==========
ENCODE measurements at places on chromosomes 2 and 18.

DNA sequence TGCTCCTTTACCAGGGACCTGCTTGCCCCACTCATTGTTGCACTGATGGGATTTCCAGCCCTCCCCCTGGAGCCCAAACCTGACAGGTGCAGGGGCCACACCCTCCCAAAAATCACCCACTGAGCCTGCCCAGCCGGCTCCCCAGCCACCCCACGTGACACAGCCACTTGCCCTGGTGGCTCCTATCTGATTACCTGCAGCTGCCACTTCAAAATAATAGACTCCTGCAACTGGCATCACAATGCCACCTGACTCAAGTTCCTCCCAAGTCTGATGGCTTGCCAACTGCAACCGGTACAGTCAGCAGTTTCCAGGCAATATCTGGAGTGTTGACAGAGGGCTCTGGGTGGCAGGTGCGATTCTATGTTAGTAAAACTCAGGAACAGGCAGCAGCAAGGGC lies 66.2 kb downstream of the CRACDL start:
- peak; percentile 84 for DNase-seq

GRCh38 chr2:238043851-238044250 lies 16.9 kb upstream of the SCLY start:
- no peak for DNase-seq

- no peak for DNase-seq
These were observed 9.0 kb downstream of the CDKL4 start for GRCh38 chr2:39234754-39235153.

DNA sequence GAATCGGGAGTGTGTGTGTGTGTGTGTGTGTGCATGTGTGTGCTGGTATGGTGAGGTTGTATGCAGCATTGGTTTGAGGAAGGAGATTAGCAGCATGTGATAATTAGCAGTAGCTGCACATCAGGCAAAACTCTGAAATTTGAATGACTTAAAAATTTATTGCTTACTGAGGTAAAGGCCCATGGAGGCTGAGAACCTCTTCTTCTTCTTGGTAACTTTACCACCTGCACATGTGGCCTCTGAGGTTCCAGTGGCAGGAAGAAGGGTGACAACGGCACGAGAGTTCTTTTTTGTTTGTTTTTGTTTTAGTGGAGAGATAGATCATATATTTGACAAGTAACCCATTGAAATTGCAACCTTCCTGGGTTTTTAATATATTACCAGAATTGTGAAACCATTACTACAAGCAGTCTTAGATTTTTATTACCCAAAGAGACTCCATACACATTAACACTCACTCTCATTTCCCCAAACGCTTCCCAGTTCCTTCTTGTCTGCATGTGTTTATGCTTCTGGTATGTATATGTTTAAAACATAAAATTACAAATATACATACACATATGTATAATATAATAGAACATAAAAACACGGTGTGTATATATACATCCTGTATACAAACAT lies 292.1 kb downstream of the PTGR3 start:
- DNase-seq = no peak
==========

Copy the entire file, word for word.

ENCODE measurements at places on chromosomes 2 and 18.

DNA sequence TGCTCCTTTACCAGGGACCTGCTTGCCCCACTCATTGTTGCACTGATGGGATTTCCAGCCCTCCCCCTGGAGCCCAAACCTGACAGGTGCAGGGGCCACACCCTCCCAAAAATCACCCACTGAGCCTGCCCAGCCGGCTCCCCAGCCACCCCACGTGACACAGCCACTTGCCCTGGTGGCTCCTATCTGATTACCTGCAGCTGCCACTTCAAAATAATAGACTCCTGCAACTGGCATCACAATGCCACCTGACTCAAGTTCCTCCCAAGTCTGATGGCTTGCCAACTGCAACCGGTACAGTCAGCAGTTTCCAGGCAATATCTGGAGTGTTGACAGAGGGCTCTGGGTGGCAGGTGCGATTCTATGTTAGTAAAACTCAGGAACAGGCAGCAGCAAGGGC lies 66.2 kb downstream of the CRACDL start:
- peak; percentile 84 for DNase-seq

GRCh38 chr2:238043851-238044250 lies 16.9 kb upstream of the SCLY start:
- no peak for DNase-seq

- no peak for DNase-seq
These were observed 9.0 kb downstream of the CDKL4 start for GRCh38 chr2:39234754-39235153.

DNA sequence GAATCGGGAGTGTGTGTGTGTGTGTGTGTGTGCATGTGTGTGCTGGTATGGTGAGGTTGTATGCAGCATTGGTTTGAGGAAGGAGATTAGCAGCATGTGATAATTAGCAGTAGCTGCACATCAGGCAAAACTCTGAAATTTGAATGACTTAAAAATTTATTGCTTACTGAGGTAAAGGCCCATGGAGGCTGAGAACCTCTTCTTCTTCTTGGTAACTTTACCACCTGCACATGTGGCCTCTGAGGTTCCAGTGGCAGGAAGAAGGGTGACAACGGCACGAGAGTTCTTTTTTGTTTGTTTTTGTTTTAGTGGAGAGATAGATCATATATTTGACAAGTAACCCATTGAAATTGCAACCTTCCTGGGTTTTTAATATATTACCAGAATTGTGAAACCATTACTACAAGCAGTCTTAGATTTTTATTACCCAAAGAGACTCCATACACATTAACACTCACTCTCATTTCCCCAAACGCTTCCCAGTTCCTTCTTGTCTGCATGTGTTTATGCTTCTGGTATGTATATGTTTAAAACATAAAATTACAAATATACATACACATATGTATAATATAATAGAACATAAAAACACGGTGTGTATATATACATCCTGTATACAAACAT lies 292.1 kb downstream of the PTGR3 start:
- DNase-seq = no peak